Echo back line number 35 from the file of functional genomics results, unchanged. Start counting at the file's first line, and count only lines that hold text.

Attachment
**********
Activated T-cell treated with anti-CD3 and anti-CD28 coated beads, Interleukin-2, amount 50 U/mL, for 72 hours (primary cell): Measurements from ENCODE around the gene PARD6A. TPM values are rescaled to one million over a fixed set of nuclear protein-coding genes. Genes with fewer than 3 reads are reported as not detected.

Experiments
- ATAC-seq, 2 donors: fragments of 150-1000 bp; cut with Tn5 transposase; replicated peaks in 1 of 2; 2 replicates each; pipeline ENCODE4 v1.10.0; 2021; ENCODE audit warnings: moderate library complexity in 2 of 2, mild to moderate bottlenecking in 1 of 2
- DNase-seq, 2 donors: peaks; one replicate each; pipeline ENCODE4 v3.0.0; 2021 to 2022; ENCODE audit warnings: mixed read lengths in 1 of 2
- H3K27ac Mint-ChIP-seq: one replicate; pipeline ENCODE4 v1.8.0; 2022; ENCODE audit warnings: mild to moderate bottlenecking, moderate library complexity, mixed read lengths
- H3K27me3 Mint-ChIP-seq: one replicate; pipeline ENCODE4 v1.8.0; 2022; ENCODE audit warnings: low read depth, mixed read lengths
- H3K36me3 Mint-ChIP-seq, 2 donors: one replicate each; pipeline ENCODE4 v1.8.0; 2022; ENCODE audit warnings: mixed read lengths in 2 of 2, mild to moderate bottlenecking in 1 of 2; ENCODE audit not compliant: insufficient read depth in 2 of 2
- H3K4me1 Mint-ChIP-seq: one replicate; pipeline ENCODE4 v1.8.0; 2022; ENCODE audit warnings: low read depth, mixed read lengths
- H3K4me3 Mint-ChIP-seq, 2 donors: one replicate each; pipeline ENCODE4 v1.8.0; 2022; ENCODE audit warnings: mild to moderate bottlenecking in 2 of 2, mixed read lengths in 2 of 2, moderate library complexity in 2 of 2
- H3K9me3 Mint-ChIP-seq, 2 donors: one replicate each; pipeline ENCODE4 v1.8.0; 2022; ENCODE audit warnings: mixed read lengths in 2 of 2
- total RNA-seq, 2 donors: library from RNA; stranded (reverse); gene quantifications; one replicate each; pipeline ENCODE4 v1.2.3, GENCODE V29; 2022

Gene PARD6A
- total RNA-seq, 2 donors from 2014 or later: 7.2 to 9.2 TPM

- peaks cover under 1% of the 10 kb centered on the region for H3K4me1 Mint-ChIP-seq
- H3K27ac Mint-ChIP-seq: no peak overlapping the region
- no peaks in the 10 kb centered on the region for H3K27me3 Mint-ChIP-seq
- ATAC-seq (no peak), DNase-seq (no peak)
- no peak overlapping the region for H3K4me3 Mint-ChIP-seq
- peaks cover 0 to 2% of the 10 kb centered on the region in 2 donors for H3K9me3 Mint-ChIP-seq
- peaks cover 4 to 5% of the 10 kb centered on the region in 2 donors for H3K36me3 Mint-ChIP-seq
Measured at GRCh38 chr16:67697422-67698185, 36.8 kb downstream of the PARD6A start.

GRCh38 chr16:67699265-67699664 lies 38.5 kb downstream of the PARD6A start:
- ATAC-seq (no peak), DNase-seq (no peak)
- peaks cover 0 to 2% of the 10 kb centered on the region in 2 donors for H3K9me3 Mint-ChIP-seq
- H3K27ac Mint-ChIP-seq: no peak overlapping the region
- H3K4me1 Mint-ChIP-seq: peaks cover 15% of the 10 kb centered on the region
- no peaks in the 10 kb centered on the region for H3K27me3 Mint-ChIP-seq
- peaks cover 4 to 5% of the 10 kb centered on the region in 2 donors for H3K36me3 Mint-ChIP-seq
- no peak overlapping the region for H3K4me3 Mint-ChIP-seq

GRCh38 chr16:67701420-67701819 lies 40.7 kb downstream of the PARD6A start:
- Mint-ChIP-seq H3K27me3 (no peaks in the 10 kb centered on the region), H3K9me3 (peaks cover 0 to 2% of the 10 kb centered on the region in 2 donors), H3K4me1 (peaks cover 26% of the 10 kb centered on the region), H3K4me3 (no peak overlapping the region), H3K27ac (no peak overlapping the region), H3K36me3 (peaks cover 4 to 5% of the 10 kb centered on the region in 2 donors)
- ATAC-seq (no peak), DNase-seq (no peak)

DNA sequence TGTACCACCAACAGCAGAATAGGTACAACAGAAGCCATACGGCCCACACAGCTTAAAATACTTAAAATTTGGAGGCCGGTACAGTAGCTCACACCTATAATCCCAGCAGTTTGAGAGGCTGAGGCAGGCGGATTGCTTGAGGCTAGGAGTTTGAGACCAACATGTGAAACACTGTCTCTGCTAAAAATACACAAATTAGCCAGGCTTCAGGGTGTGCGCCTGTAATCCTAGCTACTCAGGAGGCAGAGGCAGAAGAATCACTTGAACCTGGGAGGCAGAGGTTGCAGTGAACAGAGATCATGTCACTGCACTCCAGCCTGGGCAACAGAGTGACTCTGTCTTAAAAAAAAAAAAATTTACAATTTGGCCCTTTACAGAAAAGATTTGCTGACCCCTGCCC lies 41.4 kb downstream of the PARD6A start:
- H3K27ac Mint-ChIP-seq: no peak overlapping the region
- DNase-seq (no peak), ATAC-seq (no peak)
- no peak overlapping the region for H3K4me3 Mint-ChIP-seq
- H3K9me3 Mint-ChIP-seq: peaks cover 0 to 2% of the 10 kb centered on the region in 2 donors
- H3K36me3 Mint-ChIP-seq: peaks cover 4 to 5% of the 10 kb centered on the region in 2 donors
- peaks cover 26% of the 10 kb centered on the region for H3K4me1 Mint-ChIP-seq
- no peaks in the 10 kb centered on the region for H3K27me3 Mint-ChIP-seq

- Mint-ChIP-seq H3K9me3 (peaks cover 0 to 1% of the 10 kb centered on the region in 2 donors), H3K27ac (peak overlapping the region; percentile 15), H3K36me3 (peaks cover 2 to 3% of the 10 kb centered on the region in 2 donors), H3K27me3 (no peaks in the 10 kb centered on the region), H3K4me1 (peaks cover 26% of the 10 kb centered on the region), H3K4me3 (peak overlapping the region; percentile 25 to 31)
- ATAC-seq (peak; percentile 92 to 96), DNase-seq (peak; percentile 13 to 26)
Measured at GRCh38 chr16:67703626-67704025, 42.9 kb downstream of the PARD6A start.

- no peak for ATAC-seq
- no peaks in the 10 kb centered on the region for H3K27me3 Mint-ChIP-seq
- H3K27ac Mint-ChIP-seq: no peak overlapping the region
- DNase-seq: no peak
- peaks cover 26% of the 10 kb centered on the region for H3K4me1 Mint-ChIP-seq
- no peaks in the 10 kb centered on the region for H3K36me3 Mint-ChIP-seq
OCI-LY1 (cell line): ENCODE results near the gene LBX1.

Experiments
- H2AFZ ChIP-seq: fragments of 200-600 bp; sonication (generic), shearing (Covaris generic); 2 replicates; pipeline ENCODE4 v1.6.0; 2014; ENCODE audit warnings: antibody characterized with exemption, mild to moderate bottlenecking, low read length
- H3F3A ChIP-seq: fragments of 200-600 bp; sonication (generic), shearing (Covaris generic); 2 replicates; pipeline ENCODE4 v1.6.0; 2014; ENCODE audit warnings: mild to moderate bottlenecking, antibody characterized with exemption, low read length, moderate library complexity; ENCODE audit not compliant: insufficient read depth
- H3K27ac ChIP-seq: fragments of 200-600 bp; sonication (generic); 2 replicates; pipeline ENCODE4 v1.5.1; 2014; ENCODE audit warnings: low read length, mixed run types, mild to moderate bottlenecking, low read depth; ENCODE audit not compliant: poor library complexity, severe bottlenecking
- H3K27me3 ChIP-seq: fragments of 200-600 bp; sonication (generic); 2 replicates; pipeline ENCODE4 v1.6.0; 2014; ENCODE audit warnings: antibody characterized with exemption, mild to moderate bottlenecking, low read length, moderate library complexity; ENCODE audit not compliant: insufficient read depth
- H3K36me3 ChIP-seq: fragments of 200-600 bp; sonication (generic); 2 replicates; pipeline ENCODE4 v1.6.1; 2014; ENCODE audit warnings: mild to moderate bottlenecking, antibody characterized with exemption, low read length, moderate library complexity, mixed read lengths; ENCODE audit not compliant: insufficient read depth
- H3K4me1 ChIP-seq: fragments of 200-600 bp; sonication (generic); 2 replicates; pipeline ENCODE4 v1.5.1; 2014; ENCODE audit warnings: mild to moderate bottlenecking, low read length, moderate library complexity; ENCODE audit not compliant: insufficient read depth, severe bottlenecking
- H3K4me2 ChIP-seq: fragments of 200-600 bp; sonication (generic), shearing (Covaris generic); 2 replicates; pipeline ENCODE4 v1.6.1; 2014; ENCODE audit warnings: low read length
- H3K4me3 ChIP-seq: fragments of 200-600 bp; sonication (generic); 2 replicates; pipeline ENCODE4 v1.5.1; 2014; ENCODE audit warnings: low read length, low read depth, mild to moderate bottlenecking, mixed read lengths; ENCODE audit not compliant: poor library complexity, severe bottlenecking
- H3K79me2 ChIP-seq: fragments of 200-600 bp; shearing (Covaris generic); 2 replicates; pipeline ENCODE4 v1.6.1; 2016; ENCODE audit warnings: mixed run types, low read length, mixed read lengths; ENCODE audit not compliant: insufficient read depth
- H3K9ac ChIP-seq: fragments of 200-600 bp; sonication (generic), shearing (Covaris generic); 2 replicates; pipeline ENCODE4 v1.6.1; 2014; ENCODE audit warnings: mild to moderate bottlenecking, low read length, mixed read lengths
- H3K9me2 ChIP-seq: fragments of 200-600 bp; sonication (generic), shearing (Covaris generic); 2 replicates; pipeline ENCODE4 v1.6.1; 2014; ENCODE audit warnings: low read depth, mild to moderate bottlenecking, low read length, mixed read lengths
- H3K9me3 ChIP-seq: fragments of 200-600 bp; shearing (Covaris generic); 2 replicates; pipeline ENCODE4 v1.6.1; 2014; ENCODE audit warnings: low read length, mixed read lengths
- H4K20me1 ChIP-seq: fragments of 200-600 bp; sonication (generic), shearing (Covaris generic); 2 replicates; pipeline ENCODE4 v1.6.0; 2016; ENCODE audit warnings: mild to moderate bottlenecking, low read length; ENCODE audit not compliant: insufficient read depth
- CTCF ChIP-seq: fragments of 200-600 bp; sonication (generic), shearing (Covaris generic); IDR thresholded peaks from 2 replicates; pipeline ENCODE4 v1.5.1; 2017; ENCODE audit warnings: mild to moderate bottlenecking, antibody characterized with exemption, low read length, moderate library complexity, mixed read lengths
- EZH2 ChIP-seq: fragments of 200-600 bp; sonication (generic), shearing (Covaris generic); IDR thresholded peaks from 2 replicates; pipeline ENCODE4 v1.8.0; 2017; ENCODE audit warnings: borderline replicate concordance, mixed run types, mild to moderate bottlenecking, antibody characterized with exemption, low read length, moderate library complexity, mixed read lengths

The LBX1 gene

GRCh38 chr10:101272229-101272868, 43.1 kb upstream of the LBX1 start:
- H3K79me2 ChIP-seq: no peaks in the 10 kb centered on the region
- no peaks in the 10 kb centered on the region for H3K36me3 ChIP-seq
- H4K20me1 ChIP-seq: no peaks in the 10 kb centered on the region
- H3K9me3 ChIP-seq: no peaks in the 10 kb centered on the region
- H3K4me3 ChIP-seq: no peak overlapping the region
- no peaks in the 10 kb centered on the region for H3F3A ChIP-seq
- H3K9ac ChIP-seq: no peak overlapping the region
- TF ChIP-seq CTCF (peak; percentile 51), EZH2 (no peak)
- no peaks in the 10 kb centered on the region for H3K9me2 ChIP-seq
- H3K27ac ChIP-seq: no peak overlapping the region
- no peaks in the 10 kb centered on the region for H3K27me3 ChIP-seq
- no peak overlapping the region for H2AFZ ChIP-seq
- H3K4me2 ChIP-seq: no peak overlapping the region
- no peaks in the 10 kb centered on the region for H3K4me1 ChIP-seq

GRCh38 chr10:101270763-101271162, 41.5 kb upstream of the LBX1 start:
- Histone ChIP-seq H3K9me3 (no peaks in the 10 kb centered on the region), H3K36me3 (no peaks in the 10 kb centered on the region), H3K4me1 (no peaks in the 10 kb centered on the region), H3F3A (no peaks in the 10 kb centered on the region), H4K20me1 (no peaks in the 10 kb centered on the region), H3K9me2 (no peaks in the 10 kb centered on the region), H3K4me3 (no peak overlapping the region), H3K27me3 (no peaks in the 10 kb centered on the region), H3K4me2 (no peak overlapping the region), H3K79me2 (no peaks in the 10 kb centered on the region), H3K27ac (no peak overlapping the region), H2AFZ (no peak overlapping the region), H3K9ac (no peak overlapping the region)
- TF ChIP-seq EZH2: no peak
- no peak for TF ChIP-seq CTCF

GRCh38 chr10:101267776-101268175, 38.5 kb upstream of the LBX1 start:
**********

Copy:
- DNase-seq (no peak), ATAC-seq (no peak)